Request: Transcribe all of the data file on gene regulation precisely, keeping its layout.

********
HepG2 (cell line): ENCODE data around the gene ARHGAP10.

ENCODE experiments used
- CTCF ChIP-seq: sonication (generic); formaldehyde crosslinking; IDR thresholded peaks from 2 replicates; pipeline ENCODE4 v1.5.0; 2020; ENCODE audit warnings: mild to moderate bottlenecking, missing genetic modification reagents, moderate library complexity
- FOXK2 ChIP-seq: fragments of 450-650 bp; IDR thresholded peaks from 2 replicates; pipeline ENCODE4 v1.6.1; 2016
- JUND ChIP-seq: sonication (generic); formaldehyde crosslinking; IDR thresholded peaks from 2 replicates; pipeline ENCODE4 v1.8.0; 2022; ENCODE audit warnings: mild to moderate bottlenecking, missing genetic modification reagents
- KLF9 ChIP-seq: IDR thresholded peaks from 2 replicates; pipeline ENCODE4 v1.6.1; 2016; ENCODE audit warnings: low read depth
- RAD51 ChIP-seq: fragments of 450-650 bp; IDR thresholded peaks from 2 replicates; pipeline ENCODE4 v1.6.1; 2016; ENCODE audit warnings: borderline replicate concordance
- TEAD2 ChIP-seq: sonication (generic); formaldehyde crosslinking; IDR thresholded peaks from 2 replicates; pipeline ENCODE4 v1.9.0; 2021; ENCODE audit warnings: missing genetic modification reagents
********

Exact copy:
HepG2 (cell line): ENCODE data around the gene ARHGAP10.

ENCODE experiments used
- CTCF ChIP-seq: sonication (generic); formaldehyde crosslinking; IDR thresholded peaks from 2 replicates; pipeline ENCODE4 v1.5.0; 2020; ENCODE audit warnings: mild to moderate bottlenecking, missing genetic modification reagents, moderate library complexity
- FOXK2 ChIP-seq: fragments of 450-650 bp; IDR thresholded peaks from 2 replicates; pipeline ENCODE4 v1.6.1; 2016
- JUND ChIP-seq: sonication (generic); formaldehyde crosslinking; IDR thresholded peaks from 2 replicates; pipeline ENCODE4 v1.8.0; 2022; ENCODE audit warnings: mild to moderate bottlenecking, missing genetic modification reagents
- KLF9 ChIP-seq: IDR thresholded peaks from 2 replicates; pipeline ENCODE4 v1.6.1; 2016; ENCODE audit warnings: low read depth
- RAD51 ChIP-seq: fragments of 450-650 bp; IDR thresholded peaks from 2 replicates; pipeline ENCODE4 v1.6.1; 2016; ENCODE audit warnings: borderline replicate concordance
- TEAD2 ChIP-seq: sonication (generic); formaldehyde crosslinking; IDR thresholded peaks from 2 replicates; pipeline ENCODE4 v1.9.0; 2021; ENCODE audit warnings: missing genetic modification reagents